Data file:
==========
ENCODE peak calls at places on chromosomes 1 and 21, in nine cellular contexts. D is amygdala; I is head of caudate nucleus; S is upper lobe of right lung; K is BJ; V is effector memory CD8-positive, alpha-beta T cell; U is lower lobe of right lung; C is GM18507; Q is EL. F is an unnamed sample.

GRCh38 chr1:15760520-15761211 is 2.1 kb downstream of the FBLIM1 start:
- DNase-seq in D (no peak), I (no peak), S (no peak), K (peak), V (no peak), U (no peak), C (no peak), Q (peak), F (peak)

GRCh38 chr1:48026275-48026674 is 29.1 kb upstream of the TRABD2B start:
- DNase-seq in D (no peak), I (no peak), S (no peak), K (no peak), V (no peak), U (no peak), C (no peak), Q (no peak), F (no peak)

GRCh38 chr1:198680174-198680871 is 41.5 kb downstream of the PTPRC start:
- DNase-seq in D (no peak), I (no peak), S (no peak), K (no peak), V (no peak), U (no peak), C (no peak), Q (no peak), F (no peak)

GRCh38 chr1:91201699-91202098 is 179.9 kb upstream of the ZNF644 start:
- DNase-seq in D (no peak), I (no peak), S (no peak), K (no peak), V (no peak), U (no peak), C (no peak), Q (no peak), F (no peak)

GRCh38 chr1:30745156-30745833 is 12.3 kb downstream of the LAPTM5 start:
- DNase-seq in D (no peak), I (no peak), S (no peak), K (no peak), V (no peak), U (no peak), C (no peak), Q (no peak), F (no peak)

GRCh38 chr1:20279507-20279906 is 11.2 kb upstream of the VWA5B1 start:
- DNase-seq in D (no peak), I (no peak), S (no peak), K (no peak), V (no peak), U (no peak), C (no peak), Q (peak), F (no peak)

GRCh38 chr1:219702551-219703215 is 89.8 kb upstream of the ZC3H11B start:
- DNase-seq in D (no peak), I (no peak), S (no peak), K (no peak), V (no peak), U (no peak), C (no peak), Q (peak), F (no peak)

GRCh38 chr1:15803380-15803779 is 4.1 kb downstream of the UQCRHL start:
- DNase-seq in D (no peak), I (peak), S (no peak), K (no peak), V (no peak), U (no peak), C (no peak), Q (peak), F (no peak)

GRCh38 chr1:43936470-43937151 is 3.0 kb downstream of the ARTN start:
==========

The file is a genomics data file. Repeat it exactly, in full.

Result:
ENCODE peak calls at places on chromosomes 1 and 21, in nine cellular contexts. D is amygdala; I is head of caudate nucleus; S is upper lobe of right lung; K is BJ; V is effector memory CD8-positive, alpha-beta T cell; U is lower lobe of right lung; C is GM18507; Q is EL. F is an unnamed sample.

GRCh38 chr1:15760520-15761211 is 2.1 kb downstream of the FBLIM1 start:
- DNase-seq in D (no peak), I (no peak), S (no peak), K (peak), V (no peak), U (no peak), C (no peak), Q (peak), F (peak)

GRCh38 chr1:48026275-48026674 is 29.1 kb upstream of the TRABD2B start:
- DNase-seq in D (no peak), I (no peak), S (no peak), K (no peak), V (no peak), U (no peak), C (no peak), Q (no peak), F (no peak)

GRCh38 chr1:198680174-198680871 is 41.5 kb downstream of the PTPRC start:
- DNase-seq in D (no peak), I (no peak), S (no peak), K (no peak), V (no peak), U (no peak), C (no peak), Q (no peak), F (no peak)

GRCh38 chr1:91201699-91202098 is 179.9 kb upstream of the ZNF644 start:
- DNase-seq in D (no peak), I (no peak), S (no peak), K (no peak), V (no peak), U (no peak), C (no peak), Q (no peak), F (no peak)

GRCh38 chr1:30745156-30745833 is 12.3 kb downstream of the LAPTM5 start:
- DNase-seq in D (no peak), I (no peak), S (no peak), K (no peak), V (no peak), U (no peak), C (no peak), Q (no peak), F (no peak)

GRCh38 chr1:20279507-20279906 is 11.2 kb upstream of the VWA5B1 start:
- DNase-seq in D (no peak), I (no peak), S (no peak), K (no peak), V (no peak), U (no peak), C (no peak), Q (peak), F (no peak)

GRCh38 chr1:219702551-219703215 is 89.8 kb upstream of the ZC3H11B start:
- DNase-seq in D (no peak), I (no peak), S (no peak), K (no peak), V (no peak), U (no peak), C (no peak), Q (peak), F (no peak)

GRCh38 chr1:15803380-15803779 is 4.1 kb downstream of the UQCRHL start:
- DNase-seq in D (no peak), I (peak), S (no peak), K (no peak), V (no peak), U (no peak), C (no peak), Q (peak), F (no peak)

GRCh38 chr1:43936470-43937151 is 3.0 kb downstream of the ARTN start: